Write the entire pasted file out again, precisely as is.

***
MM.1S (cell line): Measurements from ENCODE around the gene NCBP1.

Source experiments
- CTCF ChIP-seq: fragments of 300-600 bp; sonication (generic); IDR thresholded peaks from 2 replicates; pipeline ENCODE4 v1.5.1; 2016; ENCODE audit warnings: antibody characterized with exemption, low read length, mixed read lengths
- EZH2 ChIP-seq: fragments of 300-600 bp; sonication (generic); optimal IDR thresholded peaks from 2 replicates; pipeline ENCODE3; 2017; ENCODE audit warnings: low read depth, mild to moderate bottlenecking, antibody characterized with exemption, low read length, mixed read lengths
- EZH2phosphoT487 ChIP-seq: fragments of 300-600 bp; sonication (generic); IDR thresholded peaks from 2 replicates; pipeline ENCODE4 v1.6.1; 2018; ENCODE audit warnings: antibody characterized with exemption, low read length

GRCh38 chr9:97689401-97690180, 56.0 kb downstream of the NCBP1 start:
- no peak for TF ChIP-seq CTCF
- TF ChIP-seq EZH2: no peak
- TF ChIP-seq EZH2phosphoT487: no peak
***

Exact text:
MM.1S (cell line): Measurements from ENCODE around the gene NCBP1.

Source experiments
- CTCF ChIP-seq: fragments of 300-600 bp; sonication (generic); IDR thresholded peaks from 2 replicates; pipeline ENCODE4 v1.5.1; 2016; ENCODE audit warnings: antibody characterized with exemption, low read length, mixed read lengths
- EZH2 ChIP-seq: fragments of 300-600 bp; sonication (generic); optimal IDR thresholded peaks from 2 replicates; pipeline ENCODE3; 2017; ENCODE audit warnings: low read depth, mild to moderate bottlenecking, antibody characterized with exemption, low read length, mixed read lengths
- EZH2phosphoT487 ChIP-seq: fragments of 300-600 bp; sonication (generic); IDR thresholded peaks from 2 replicates; pipeline ENCODE4 v1.6.1; 2018; ENCODE audit warnings: antibody characterized with exemption, low read length

GRCh38 chr9:97689401-97690180, 56.0 kb downstream of the NCBP1 start:
- no peak for TF ChIP-seq CTCF
- TF ChIP-seq EZH2: no peak
- TF ChIP-seq EZH2phosphoT487: no peak